Mental health startup Headway nabs $26M backed by Google Ventures, Thrive Capital

computer screen, smartphone and tablet all showing Headway's technology platform to help patients find therapists
New York City-based Headway is striving to address accessibility and affordability issues and make it easier for patients to find a therapist. (Headway)

There is growing demand for mental health care in the U.S., but many people fail to find care because they can't afford to pay for services out of pocket.

Andrew Adams faced these barriers five years ago after he moved to New York City and tried to find a therapist.

"I couldn’t find a therapist that I could afford because 70% of therapists don’t accept insurance," Adams told Fierce Healthcare. "The reality is that therapists would accept insurance if it weren’t so hard."

Health insurance was built for huge hospital systems that employ whole departments to deal with the administrative burdens of insurance, and most therapists are individual practitioners that don’t have the administrative bandwidth to support taking insurance, Adams said.

An estimated 26% of Americans ages 18 and older—about 1 in 4 adults—suffer from a diagnosable mental disorder in a given year, according to Johns Hopkins Medicine. And many experts say the need for mental health support appears to be growing as patients confront the stress of the pandemic and social crises.

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Adams co-founded New York City-based Headway to address accessibility and affordability issues and to make it easier for patients to find a therapist.

Headway is developing a full-stack therapy marketplace that deals with the messiness of insurance, building out a first-of-its-kind behavioral health network of therapists who accept insurance. The company's platform lets its users find therapists, check their insurance benefits and file reimbursements online, enabling patients to access insurance coverage and premiums while being able to find and connect to therapists and avail medical consultation at any time and at any place.

"We’ve made it easy to accept insurance by removing the typical burdens through our free software platform. With our platform, anyone can freely search and find a provider accepted by their specific plan, whether it's a high-end platinum plan or a cost-sensitive plan," Adams wrote in a blog post.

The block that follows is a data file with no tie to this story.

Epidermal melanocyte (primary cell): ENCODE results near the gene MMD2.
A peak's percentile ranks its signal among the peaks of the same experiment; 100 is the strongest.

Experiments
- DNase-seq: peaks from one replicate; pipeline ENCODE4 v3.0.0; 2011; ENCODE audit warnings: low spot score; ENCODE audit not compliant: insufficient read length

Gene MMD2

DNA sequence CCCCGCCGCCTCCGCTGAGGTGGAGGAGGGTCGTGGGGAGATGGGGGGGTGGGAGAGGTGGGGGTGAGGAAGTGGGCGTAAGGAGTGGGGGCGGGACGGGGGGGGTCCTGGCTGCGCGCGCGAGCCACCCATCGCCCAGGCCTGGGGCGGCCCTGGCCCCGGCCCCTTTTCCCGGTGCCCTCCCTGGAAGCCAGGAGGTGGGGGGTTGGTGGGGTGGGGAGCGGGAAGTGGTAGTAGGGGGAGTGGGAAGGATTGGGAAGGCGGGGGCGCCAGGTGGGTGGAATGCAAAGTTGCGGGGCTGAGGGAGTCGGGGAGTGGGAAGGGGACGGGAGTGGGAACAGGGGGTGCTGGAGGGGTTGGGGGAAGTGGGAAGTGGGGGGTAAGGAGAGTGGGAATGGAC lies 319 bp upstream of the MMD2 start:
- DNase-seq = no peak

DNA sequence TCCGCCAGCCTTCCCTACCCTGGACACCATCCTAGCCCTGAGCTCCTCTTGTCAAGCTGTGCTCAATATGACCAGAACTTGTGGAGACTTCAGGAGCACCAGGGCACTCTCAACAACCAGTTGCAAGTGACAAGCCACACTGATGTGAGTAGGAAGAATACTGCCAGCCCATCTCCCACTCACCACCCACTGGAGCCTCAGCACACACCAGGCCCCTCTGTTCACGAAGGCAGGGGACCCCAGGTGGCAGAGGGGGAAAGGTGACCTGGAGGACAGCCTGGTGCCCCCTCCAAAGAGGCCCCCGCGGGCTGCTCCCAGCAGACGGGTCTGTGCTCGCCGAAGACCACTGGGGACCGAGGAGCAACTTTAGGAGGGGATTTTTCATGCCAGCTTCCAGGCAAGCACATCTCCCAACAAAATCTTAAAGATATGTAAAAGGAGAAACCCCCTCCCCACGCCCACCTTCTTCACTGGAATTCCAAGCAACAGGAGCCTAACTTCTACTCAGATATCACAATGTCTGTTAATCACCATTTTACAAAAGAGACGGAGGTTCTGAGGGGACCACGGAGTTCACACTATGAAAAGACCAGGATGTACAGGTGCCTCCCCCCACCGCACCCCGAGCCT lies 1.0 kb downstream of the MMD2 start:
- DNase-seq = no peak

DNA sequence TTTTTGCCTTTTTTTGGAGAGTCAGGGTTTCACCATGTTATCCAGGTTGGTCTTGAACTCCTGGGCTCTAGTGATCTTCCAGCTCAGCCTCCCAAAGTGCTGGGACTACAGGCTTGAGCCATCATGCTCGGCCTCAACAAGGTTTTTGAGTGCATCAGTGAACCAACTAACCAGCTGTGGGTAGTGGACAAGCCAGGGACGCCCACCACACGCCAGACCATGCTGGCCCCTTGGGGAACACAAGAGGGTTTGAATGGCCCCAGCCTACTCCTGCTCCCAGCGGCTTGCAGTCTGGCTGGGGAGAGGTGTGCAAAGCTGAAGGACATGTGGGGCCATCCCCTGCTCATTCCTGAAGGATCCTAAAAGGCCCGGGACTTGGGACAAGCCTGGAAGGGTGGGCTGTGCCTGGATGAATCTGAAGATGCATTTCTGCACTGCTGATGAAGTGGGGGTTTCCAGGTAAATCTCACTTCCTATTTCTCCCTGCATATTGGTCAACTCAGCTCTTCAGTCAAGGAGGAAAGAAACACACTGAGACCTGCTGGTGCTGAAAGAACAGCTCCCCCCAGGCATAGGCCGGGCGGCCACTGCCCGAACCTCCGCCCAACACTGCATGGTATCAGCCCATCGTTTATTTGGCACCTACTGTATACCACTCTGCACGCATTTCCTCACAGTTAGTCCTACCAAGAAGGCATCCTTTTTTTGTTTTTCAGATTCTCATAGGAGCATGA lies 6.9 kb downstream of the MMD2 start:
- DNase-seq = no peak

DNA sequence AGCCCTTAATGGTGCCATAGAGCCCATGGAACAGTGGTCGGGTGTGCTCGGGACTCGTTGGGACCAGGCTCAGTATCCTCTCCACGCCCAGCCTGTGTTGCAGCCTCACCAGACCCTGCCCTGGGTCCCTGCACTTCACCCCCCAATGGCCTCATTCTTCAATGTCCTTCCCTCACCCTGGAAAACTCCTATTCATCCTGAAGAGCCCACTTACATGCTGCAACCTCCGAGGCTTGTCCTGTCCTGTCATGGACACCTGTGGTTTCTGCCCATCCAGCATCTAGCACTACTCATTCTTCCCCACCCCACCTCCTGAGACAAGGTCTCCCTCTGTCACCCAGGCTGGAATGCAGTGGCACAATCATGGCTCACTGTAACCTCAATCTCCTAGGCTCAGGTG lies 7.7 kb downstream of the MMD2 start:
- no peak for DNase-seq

For patients, through insurance, the cost to see a therapist will be closer to between $15 and $50 rather than $200 and $300.

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The company, which launched in 2019, closed a $26 million series A funding round, bringing its total funding to $32 million. The new round was led by Thrive and GV (formerly Google Ventures) with participation from existing investors at Accel, which led its seed round, GFC and IA Ventures.

Headway received angel investment support from founders of some of the most influential new healthcare companies like One Medical, Flatiron Health and Clover Health.

Adams said the company plans to use the funding to scale its network across the country.

To date, the company has served tens of thousands of patients and facilitated hundreds of thousands of visits. The most popular employers of Headway patients are the Metropolitan Transportation Authority, NYC's public transportation agency, and the City of New York, and many of the patients served aren’t employed and rely upon government-subsidized insurance, the company said.

All of Headway's therapists and psychiatrists are offering virtual sessions, which are covered by Aetna, United, Oxford, Oscar or Cigna at in-network rates, the company said.

Recent laws aimed at bringing parity between physical and mental health care coverage provide an important first step in fixing a broken system but ignore the simple fact that most therapists still don’t accept insurance, Adams said in the blog post.

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Further complicating the matter, provider directories are so error-prone that if a patient does manage to track down a therapist, it’s not uncommon for the practitioner to have moved, retired or even passed away.

"We believe Headway will fill an important gap in fixing the system, and this is just the beginning for us as we expand our network and reach new geographies," Adams said.

Employers are showing an increased interest in expanding employees' access to mental health services, and that is incentivizing insurers to invest in mental health care, he said.

"It's a top-five employer concern. We are excited to partner with more insurance partners who are looking to address what their customers want, which is access to affordable healthcare," he said. "We see ourselves as helping to build a new healthcare system that genuinely address access and affordability for patients."